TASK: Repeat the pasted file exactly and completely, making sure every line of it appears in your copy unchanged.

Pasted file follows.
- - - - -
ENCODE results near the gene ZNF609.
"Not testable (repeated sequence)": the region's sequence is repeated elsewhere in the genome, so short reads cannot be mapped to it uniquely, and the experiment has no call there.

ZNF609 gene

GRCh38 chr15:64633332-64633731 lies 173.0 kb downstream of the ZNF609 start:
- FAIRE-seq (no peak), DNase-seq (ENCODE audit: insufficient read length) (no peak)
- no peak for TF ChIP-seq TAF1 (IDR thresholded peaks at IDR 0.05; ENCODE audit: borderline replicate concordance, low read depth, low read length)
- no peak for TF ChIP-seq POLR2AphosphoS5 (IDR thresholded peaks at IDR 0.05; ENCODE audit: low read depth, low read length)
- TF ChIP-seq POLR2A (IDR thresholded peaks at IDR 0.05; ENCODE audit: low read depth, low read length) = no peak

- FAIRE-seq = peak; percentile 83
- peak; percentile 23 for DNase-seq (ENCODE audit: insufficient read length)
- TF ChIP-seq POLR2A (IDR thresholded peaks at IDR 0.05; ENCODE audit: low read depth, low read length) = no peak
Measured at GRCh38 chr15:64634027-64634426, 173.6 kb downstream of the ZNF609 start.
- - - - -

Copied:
ENCODE results near the gene ZNF609.
"Not testable (repeated sequence)": the region's sequence is repeated elsewhere in the genome, so short reads cannot be mapped to it uniquely, and the experiment has no call there.

ZNF609 gene

GRCh38 chr15:64633332-64633731 lies 173.0 kb downstream of the ZNF609 start:
- FAIRE-seq (no peak), DNase-seq (ENCODE audit: insufficient read length) (no peak)
- no peak for TF ChIP-seq TAF1 (IDR thresholded peaks at IDR 0.05; ENCODE audit: borderline replicate concordance, low read depth, low read length)
- no peak for TF ChIP-seq POLR2AphosphoS5 (IDR thresholded peaks at IDR 0.05; ENCODE audit: low read depth, low read length)
- TF ChIP-seq POLR2A (IDR thresholded peaks at IDR 0.05; ENCODE audit: low read depth, low read length) = no peak

- FAIRE-seq = peak; percentile 83
- peak; percentile 23 for DNase-seq (ENCODE audit: insufficient read length)
- TF ChIP-seq POLR2A (IDR thresholded peaks at IDR 0.05; ENCODE audit: low read depth, low read length) = no peak
Measured at GRCh38 chr15:64634027-64634426, 173.6 kb downstream of the ZNF609 start.